Ericsson seeks US iPad, iPhone ban as it sues Apple over patents

Last month Apple and Ericsson went to war over the fees Ericsson is trying to charge Apple for the use of its mobile broadband patents. Apple sued Ericsson in an attempt to have the patents declared non-standard-essential (meaning they don’t automatically command royalties) or, if they are found standard-essential, to have Ericsson’s fees declared unreasonably high.

At the time, Ericsson merely went to the Eastern District of Texas district court in search of a judgement saying the patents are indeed essential to 4G standards. Now, however, it’s stepped up its campaign in a big way.

On Thursday Ericsson filed two complaints with the International Trade Commission, asking the ITC to hit Apple’s iPhone and iPads with an exclusion order for “infringing Ericsson patents that are essential to the 2G and 4G/LTE standards.” It also filed multiple complaints with the Eastern District of Texas court, looking for damages and injunctions over the infringement of 41 patents.

These patents cover many things, according to an Ericsson statement:

The patents include standard essential patents related to the 2G and 4G/LTE standards as well as other patents that are critical to features and functionality of Apple devices such as the design of semiconductor components, user interface software, location services and applications, as well as the iOS operating system.

According to Ericsson intellectual property chief Kasim Alfahali, the networking technology firm has “acted in good faith to find a fair solution [but] Apple currently uses our technology without a license and therefore we are seeking help from the court and the ITC.”

Apple has previously said it had “always been willing to pay a fair price to secure the rights to standards essential patents covering technology in our products [but had] not been able to agree with Ericsson on a fair rate for their patents” and was therefore asking the courts for help. I’ve sought fresh Apple comment on Ericsson’s suits and will add it in as and when I receive it.

Apple and Ericsson go to court over LTE patents

Thought Apple and Samsung’s truce meant the patent wars were dying down? Think again: now Apple and Ericsson have launched a new legal battle.

After a license agreement for [company]Apple[/company]’s use of [company]Ericsson[/company] cellular technology expired, and two years of negotiations failed, Apple sued Ericsson on Monday in the United States District Court for the Northern District of California.

The iPhone maker seems to be taking two approaches. On the one hand, according to reports, it’s claiming that Ericsson is wrong to say the relevant LTE patents (covering things like bandwidth efficiency and signal management) are “standards-essential” — something that would mean Apple is automatically infringing by including LTE/4G functionality in its devices. On the other, Apple is saying that if these are standards-essential patents (SEPs), Ericsson is demanding too much because SEPs are supposed to be licensed on “fair, reasonable and non-discriminatory” (FRAND) terms.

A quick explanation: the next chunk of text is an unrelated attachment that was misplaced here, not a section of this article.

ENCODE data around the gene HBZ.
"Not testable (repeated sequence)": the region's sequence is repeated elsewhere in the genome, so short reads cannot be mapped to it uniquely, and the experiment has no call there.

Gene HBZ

Apple said in its complaint that Ericsson is trying to calculate royalties based on the total phone price, rather than the price of the LTE chip. An Apple spokeswoman told the Wall Street Journal:

We’ve always been willing to pay a fair price to secure the rights to standards essential patents covering technology in our products. Unfortunately, we have not been able to agree with Ericsson on a fair rate for their patents so, as a last resort, we are asking the courts for help.

Sweden’s Ericsson said on Wednesday that it launched a complaint with the District Court for the Eastern District of Texas, asking the court to determine whether the royalties Ericsson wants to levy in its “global license offer” comply with its FRAND commitments.

Here’s what Ericsson chief intellectual property office Kasim Alfalahi said in a statement:

Our goal is to reach a mutually beneficial resolution with Apple. They have been a valued partner for years and we hope to continue that partnership. Global sharing of technology has created the success of the mobile industry and allowed new entrants to quickly build successful businesses. We believe it is reasonable to get fair compensation from companies benefitting from the development we have made over the course of the last 30 years.

Here’s Ericsson’s filing:

Ericsson v Apple

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This article was updated at 3.30am PT to include more detail about Apple’s complaint and again at 5.15am PT to include Ericsson’s filing.